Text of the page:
Conventional vs. Organic vs. Raw
I used to think buying organic was a better option than conventional but on the dairy farm tour I learned the regular milk you buy in the grocery store is likely to come from within your state or a close neighboring state. Because milk is such a perishable product dairy farmers and producers strive to get milk from the cow to the shelf in 48-72 hours. Organic milk, on the other hand, typically travels from farther away so it needs to be more shelf stable. Because of this, it is ultra-pasteurized which can further damage the components of the milk. That being said, organic milk is sure not to contain hormones, antibiotics, or pesticides. If a cow in an organic operation gets an infection that requires antibiotics the cow actually has to leave the farm. The farm I was on allowed their cows to graze on the pasture and used manure to fertilize his soil but he didn’t want to become an organic operation because he said: “If I get sick and need antibiotics I want them! And I want the same for my cows.” Precious as hell, I know. 

That leaves raw. Raw milk is just that, straight from the teet. I really have been waiting this whole time to make a teet reference. Full of enzymes which help in the digestive process and bacteria like the kind on your skin and in your yogurt that fills your intestines with the good stuff. Pasteurization was invented to kill bacteria which made people sick but unfortunately it also kills the enzymes and good bacteria which make people healthy. Raw milk is just like any other meat product though, it needs to be handled properly. When handled properly it is perfectly safe for consumption. Many people, farmers in particular, have somehow managed to live for generations and generations without dropping dead from raw milk. If you choose to consume raw dairy it is very important to develop a relationship with the person you are getting your product from. You need to know what their practices are like to ensure you are receiving safe products. I have done it before and it is delicious, don’t be scared! If you can get raw milk from a local pasture-raised cow you’ve got liquid gold, my friend.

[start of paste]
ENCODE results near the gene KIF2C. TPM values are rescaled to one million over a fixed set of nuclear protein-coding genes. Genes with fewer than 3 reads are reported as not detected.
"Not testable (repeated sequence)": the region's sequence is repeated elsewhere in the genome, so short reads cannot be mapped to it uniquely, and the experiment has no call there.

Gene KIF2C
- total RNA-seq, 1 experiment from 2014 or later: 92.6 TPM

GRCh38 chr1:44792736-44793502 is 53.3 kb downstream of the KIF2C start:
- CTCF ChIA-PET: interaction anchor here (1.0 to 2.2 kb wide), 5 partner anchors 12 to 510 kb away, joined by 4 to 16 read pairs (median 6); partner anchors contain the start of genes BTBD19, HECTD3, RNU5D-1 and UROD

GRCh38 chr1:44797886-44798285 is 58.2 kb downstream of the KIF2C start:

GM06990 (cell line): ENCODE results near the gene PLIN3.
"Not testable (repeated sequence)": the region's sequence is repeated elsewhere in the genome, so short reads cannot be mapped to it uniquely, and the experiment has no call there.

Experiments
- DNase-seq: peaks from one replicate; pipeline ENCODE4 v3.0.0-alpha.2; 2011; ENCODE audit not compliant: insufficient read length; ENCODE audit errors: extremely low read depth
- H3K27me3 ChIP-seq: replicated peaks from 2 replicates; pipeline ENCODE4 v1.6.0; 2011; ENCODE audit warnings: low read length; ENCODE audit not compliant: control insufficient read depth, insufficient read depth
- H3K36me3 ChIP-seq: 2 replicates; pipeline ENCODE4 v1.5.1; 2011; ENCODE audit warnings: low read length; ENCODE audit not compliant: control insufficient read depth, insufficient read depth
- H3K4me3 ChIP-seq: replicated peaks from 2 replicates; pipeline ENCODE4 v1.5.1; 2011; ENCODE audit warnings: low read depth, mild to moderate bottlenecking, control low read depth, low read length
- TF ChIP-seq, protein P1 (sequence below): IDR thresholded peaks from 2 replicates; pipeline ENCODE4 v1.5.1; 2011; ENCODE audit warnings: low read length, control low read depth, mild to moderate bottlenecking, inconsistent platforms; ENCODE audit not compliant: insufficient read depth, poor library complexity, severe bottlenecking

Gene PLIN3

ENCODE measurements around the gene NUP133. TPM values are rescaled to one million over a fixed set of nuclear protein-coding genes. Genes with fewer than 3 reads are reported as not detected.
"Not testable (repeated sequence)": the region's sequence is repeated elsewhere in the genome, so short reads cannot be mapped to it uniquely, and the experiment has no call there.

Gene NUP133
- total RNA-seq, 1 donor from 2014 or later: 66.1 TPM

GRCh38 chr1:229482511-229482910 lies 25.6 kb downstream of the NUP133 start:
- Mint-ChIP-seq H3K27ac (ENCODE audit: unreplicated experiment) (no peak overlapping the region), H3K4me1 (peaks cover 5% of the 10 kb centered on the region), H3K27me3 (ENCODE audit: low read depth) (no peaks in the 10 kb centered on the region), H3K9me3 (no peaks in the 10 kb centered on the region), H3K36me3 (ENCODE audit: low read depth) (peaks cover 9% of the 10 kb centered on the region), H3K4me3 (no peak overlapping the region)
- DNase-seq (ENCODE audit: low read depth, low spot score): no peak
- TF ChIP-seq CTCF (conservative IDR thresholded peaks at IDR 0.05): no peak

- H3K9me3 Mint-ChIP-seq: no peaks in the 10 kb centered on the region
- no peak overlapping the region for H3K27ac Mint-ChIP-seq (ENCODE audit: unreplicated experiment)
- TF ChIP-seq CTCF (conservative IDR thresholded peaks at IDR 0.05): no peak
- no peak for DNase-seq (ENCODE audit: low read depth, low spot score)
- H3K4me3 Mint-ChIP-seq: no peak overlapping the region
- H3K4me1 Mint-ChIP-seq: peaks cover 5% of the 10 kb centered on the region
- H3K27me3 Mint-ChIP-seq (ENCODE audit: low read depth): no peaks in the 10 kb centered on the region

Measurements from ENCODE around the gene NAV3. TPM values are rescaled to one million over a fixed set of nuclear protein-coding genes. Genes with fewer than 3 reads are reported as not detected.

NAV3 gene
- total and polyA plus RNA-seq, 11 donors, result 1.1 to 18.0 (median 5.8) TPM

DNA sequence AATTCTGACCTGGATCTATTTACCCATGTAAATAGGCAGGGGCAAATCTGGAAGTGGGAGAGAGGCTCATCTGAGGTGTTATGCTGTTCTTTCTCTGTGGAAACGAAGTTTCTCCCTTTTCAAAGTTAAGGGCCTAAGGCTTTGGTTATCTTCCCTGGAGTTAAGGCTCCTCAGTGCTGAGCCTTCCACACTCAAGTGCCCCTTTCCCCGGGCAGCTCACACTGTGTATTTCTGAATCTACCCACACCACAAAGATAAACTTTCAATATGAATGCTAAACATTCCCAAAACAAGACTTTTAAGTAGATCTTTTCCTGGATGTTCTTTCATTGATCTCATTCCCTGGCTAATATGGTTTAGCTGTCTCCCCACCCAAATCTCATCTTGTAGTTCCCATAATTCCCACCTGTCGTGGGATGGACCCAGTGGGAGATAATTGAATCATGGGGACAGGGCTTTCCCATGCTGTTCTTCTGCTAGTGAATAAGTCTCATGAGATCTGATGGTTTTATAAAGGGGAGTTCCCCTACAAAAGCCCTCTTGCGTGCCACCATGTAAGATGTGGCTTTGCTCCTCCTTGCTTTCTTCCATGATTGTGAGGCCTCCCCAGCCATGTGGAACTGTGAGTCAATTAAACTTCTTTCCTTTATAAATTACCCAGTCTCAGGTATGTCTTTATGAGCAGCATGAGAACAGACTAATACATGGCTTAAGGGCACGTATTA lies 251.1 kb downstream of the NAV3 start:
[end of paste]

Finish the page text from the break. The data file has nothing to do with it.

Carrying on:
I can’t really say that I would argue with any type of cow’s milk you choose to consume because I really can see the upside to each. You should definitely avoid flavored milks. I’m not a fan of milk replacement products like soy, almond, and rice milks. One cup of milk has 8 g or protein per cup and almond and rice milks simply do not compare. Soy milk has a comparable amount of protein but soy really scares me. More on that in the coming weeks. All of these milk replacement products also contain synthetic vitamins and minerals to make them nutritionally similar to cow’s milk. But you and I both know synthetic doesn’t work in our bodies the same way. Ain’t nobody got time for fake stuff. On top of that, they add texturizers like carageenan and heaven only knows what chemical process had to occur to get those extracted from their original form.

If you do choose to consume milk, skim is not your best option. Vitamins A, D, E, and K are all fat soluble vitamins which means they need fat in order to be absorbed. When fat is removed from our milk these vitamins go with it making low-fat milk options less nutritious. As we learned last week, fuller fat dairy products are associated with lower BMIs, yum!

And if you decide milk isn’t your thing…

Dairy Free
I just so happen to have a friend who likes trying a dairy elimination with her clients because the truth is milk is a highly allergenic food and is not the only source of calcium in our diets. She recently wrote an article about eliminating dairy which you can find here.

So what do you think of all this? Do you avoid milk? Or what kind of milk to you choose for yourself and your family?